Earlier Chum Steele had considered the prospect of prize money: "I'm better for money, even if it's only a dime." Steele and partner Keith Jennings live in Boston and are self-styled "wetbacks" because they are outside the New York enclave. They struggled to beat the precocious Baird brothers 3-6, 7-5, 6-3, and moved into the finals against the long-ball hitters.

The rain got worse in the afternoon, turning the ball mushy and playing surfaces slippery, and blunting FitzGibbon's and Beck's nuclear forehands. Two years ago in the rain, Steele and Jennings gave them one of the worst beatings of their careers. This time it was closer, but the sitting ducks still upset the favorites 6-4, 7-6, 4-6, 6-7, 9-7 and struck a blow for the judicious lob.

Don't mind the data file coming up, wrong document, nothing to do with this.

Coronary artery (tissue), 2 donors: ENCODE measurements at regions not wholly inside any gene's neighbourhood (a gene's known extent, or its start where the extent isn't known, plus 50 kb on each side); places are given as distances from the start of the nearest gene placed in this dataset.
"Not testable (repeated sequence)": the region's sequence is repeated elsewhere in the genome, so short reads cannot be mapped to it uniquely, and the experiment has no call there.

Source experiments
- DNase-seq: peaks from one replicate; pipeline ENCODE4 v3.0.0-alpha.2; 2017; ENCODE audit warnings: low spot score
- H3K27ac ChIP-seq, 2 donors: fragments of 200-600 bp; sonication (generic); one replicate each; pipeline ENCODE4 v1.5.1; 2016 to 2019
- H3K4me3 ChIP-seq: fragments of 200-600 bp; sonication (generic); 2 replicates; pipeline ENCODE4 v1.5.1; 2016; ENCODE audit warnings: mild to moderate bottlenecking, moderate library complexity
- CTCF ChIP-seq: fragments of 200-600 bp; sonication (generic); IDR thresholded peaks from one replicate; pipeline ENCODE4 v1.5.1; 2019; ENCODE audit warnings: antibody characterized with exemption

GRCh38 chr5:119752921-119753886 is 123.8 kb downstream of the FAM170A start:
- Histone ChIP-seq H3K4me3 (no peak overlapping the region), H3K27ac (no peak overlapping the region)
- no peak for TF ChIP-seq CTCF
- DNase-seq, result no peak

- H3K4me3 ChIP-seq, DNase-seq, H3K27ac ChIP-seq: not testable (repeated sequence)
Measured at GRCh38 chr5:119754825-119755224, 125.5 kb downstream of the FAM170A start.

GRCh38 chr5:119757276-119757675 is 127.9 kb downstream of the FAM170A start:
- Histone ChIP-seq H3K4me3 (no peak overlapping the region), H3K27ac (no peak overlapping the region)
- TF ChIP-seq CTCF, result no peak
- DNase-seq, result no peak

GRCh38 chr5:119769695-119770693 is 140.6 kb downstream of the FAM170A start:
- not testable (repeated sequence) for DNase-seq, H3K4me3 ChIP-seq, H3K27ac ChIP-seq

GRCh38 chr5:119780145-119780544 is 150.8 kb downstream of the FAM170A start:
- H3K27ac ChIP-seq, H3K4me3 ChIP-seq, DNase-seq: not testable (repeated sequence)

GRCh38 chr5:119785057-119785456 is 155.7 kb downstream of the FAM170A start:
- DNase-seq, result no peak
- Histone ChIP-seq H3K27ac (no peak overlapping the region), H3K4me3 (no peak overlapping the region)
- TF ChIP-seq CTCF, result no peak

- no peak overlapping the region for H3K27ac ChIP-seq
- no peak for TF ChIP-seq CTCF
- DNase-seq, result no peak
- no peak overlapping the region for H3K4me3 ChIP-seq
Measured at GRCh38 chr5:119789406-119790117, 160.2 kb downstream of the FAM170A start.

Considering the weekend's excitement, someone should apologize for keeping platform tennis hidden upstairs. Well, it's not too late to get started. We can make the ball purple and violet, expand to Amelia Island, put in a designated umpire, defer bonus payments over the next two centuries and install Judge Sirica as commissioner. Play ball, and smile on camera, Carrington.

PHOTOJennings and Steele took home $1,000 from the first money tournament in Cleveland.

HOLE YARDS PAR R1 R2 R3 R4
OUT
HOLE YARDS PAR R1 R2 R3 R4
IN
Eagle (-2)
Birdie (-1)
Bogey (+1)
Double Bogey (+2)